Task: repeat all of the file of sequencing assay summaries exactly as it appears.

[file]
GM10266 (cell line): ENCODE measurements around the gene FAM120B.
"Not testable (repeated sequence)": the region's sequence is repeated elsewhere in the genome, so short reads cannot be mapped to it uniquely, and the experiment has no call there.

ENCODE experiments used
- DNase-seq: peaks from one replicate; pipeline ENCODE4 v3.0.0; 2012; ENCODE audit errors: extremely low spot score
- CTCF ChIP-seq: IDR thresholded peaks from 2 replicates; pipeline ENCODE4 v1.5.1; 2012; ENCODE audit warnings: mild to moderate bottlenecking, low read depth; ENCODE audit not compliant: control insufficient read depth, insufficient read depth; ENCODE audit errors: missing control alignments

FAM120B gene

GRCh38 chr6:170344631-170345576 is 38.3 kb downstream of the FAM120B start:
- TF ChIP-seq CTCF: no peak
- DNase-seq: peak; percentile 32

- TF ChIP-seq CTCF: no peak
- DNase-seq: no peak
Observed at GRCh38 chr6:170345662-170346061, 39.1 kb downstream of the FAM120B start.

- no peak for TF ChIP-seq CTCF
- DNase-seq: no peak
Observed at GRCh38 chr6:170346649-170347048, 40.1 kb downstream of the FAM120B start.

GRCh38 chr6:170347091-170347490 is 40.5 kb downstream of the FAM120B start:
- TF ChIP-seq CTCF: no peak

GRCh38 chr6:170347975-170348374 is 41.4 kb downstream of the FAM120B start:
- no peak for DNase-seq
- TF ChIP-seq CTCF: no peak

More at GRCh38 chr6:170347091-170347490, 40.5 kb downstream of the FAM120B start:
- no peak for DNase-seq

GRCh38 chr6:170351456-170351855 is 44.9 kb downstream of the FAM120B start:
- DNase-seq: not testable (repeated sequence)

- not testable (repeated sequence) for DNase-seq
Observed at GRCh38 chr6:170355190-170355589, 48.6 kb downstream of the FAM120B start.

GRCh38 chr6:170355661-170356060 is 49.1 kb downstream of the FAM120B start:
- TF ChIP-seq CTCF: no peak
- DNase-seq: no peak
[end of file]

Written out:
GM10266 (cell line): ENCODE measurements around the gene FAM120B.
"Not testable (repeated sequence)": the region's sequence is repeated elsewhere in the genome, so short reads cannot be mapped to it uniquely, and the experiment has no call there.

ENCODE experiments used
- DNase-seq: peaks from one replicate; pipeline ENCODE4 v3.0.0; 2012; ENCODE audit errors: extremely low spot score
- CTCF ChIP-seq: IDR thresholded peaks from 2 replicates; pipeline ENCODE4 v1.5.1; 2012; ENCODE audit warnings: mild to moderate bottlenecking, low read depth; ENCODE audit not compliant: control insufficient read depth, insufficient read depth; ENCODE audit errors: missing control alignments

FAM120B gene

GRCh38 chr6:170344631-170345576 is 38.3 kb downstream of the FAM120B start:
- TF ChIP-seq CTCF: no peak
- DNase-seq: peak; percentile 32

- TF ChIP-seq CTCF: no peak
- DNase-seq: no peak
Observed at GRCh38 chr6:170345662-170346061, 39.1 kb downstream of the FAM120B start.

- no peak for TF ChIP-seq CTCF
- DNase-seq: no peak
Observed at GRCh38 chr6:170346649-170347048, 40.1 kb downstream of the FAM120B start.

GRCh38 chr6:170347091-170347490 is 40.5 kb downstream of the FAM120B start:
- TF ChIP-seq CTCF: no peak

GRCh38 chr6:170347975-170348374 is 41.4 kb downstream of the FAM120B start:
- no peak for DNase-seq
- TF ChIP-seq CTCF: no peak

More at GRCh38 chr6:170347091-170347490, 40.5 kb downstream of the FAM120B start:
- no peak for DNase-seq

GRCh38 chr6:170351456-170351855 is 44.9 kb downstream of the FAM120B start:
- DNase-seq: not testable (repeated sequence)

- not testable (repeated sequence) for DNase-seq
Observed at GRCh38 chr6:170355190-170355589, 48.6 kb downstream of the FAM120B start.

GRCh38 chr6:170355661-170356060 is 49.1 kb downstream of the FAM120B start:
- TF ChIP-seq CTCF: no peak
- DNase-seq: no peak